Risk Assessment and Epidemiologic Evidence in Environmental Health Science
Goldstein, Bernard D., Environmental Health Perspectives
There appears to be a serious conceptual error about the role of the various environmental health sciences in Kundi's otherwise interesting and informative commentary on "Causality and the Interpretation of Epidemiologic Evidence" (Kundi 2006). This error is exemplified in his next-to-last paragraph:
Most risk assessment procedures demand that for chronic diseases such as cancer there must be epidemiologic evidence before an extrinsic agent can be ascribed a hazardous potential for human health.
In fact, it is solely toxicologic evidence that is used for the overwhelming majority of agents to which a "hazardous potential for human health" is ascribed. I am unaware of any risk assessment process that requires epidemiology to recognize hazardous potential for human health.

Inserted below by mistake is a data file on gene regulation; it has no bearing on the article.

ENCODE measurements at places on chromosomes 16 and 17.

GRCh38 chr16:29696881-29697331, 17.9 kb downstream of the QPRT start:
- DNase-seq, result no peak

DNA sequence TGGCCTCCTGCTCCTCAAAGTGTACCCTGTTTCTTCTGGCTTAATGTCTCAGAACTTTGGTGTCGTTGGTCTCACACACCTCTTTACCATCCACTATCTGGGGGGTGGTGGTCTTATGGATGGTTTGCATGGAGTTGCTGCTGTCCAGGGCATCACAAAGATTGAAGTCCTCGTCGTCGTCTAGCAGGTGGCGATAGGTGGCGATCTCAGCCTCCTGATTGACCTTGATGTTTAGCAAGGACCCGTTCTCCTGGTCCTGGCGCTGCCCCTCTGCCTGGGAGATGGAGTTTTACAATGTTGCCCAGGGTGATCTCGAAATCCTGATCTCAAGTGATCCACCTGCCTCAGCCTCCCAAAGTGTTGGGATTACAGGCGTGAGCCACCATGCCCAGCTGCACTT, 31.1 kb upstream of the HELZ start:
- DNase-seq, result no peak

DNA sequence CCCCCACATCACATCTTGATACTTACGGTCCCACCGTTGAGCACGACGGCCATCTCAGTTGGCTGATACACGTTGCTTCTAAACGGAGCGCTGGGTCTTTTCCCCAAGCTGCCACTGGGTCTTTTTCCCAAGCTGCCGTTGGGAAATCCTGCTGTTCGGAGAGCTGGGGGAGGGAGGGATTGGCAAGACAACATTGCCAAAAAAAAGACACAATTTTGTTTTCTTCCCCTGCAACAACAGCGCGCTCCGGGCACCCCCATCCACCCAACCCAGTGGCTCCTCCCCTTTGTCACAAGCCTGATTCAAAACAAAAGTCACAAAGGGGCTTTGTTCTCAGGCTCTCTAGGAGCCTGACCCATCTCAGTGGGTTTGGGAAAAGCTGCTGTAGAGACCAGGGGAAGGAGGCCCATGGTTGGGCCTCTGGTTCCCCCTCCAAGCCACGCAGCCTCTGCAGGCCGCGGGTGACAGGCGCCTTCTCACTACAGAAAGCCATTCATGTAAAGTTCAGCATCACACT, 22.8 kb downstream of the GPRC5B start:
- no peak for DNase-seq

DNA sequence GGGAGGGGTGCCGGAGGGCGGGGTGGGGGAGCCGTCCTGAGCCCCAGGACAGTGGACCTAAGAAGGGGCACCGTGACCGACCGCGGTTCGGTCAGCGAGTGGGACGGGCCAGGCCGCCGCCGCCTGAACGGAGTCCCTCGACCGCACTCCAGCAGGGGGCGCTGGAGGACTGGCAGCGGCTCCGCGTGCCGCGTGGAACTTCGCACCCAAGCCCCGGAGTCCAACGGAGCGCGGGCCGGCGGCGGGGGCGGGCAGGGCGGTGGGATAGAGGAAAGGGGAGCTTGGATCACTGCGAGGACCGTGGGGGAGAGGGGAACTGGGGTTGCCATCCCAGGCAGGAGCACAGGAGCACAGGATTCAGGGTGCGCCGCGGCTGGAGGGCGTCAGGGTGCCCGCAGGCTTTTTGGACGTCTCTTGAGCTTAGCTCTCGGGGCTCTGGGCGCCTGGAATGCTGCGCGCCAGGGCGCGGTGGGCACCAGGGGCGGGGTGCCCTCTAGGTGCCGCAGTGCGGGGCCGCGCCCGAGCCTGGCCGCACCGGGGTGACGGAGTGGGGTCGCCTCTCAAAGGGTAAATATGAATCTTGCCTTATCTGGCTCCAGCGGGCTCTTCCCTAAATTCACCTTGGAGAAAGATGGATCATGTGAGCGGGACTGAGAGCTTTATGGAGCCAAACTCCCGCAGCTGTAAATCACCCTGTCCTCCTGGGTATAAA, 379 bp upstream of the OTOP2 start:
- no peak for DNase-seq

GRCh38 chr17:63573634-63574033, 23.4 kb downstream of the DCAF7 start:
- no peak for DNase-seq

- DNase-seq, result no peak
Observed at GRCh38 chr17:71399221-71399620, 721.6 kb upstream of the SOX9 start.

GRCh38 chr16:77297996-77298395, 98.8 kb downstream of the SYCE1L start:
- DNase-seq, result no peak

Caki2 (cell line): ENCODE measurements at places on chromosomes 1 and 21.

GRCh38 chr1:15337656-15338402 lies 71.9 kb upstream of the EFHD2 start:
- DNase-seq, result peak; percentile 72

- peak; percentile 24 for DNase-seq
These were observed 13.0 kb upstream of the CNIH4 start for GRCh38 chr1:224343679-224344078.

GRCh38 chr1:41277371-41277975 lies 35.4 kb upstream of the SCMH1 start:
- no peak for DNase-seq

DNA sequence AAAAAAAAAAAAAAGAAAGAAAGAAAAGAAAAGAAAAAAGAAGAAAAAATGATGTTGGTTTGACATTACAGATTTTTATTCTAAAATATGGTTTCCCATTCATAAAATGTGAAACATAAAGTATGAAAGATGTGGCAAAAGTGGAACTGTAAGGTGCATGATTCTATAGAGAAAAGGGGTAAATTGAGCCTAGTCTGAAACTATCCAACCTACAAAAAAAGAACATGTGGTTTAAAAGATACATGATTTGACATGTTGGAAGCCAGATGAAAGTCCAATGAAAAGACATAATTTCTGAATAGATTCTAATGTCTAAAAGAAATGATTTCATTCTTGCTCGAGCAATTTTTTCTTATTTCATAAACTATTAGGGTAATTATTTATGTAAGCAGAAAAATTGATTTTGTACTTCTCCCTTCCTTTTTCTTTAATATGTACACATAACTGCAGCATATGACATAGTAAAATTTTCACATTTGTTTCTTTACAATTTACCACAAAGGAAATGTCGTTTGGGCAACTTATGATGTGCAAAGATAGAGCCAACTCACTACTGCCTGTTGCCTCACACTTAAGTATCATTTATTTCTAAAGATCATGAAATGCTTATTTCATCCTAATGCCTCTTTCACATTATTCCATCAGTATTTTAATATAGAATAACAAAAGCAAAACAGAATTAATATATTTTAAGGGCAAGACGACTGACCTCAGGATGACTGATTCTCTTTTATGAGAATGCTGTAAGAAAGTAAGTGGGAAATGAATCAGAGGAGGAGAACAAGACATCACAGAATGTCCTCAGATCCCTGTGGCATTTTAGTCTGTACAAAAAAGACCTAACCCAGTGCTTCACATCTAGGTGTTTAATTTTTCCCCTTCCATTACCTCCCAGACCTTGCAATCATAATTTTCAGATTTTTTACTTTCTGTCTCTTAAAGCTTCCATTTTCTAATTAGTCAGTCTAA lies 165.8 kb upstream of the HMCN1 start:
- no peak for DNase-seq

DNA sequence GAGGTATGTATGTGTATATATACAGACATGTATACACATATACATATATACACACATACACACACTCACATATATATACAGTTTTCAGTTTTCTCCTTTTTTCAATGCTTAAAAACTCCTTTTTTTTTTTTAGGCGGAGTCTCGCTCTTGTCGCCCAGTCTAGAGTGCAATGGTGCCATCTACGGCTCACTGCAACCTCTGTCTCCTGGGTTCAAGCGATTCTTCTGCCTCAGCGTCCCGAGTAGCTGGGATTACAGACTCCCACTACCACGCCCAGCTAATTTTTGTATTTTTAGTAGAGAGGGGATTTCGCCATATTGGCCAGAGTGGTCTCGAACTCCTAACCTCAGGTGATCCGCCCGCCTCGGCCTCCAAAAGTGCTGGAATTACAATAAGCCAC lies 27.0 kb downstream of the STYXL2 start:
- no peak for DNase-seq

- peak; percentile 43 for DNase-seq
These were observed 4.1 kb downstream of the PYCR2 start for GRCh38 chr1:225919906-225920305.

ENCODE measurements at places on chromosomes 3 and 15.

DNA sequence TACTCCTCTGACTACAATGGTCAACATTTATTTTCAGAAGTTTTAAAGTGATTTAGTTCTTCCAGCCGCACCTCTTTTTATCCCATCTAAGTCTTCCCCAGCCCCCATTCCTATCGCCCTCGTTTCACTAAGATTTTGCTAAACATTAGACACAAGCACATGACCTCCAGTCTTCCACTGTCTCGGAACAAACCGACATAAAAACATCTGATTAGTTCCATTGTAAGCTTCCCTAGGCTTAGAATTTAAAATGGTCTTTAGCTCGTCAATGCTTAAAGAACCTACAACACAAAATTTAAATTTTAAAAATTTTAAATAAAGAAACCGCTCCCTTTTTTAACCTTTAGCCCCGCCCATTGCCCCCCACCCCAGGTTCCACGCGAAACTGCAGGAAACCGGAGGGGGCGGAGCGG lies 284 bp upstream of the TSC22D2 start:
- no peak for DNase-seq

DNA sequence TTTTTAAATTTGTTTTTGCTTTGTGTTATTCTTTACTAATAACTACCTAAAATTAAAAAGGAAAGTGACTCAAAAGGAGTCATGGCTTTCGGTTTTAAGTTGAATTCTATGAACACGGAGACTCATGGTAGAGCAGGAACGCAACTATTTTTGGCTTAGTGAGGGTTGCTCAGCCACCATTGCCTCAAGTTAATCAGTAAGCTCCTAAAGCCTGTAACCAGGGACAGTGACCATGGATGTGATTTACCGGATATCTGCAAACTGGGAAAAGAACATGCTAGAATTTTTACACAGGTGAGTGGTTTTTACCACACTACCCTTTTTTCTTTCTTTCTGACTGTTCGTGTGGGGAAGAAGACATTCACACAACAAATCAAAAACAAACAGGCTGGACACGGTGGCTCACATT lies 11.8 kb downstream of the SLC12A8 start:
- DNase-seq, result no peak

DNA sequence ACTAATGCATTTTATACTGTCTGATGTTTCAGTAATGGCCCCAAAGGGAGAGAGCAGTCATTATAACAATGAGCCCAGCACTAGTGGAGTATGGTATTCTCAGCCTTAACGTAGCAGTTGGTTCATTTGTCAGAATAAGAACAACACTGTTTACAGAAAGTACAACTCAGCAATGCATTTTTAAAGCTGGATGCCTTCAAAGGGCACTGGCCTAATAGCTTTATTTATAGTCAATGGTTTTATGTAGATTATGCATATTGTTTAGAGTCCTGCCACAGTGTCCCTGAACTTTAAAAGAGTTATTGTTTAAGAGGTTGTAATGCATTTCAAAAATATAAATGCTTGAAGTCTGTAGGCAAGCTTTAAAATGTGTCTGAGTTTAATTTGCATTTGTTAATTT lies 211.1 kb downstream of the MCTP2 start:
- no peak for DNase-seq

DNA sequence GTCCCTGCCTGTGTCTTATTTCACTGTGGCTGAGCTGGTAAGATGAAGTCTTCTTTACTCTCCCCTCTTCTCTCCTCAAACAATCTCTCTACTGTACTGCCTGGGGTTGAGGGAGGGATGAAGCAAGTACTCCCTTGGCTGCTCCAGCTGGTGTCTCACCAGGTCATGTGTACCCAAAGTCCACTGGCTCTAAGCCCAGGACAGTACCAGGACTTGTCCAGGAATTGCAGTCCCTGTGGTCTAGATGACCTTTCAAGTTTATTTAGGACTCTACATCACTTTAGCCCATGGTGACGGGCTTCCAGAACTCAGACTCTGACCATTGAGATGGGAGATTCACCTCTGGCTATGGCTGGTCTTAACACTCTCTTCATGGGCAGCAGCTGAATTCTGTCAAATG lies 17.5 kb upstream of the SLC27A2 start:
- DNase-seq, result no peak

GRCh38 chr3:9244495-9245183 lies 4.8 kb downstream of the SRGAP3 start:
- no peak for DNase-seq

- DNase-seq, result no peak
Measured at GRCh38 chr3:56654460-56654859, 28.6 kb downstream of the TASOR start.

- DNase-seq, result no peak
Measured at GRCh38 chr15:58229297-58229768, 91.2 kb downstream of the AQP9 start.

Perhaps Kundi (2006) meant that there must be epidemiologic evidence for a chemical to achieve the level of a known or proven cause of a hazard to human health. However, the misunderstanding in the above quote permeates his commentary.
As Kundi (2006) correctly recognized, it is better to prevent the introduction or use of agents that would cause adverse effects eventually identifiable in an epidemiologic study. …